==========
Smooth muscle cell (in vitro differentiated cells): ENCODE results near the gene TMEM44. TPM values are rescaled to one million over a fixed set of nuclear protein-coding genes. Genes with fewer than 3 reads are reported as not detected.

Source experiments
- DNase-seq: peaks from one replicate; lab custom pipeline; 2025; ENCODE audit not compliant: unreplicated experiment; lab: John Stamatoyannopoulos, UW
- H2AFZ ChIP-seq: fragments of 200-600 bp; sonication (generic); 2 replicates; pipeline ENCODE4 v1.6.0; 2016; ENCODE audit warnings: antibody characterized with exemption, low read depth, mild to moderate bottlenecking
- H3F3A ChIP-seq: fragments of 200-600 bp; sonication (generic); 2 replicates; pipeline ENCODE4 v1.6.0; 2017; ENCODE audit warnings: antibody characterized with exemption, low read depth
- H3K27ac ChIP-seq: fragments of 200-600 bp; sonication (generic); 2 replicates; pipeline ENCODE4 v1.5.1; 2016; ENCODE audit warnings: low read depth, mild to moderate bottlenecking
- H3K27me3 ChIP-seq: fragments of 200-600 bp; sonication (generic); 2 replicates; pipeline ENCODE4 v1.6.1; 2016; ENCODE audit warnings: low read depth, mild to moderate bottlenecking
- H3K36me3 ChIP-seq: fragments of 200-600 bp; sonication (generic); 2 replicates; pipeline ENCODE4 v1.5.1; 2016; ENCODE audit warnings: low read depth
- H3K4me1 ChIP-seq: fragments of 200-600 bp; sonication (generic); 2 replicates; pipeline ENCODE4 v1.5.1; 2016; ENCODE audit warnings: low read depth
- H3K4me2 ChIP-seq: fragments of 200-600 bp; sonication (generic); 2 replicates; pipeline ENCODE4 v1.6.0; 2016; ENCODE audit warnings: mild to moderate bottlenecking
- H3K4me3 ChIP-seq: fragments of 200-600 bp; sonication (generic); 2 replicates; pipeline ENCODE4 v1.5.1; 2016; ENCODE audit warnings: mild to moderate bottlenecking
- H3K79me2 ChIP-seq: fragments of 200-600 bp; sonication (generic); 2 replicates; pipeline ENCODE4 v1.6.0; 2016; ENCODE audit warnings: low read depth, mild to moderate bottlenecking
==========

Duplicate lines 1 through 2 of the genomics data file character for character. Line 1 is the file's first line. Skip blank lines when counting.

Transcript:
Smooth muscle cell (in vitro differentiated cells): ENCODE results near the gene TMEM44. TPM values are rescaled to one million over a fixed set of nuclear protein-coding genes. Genes with fewer than 3 reads are reported as not detected.

Source experiments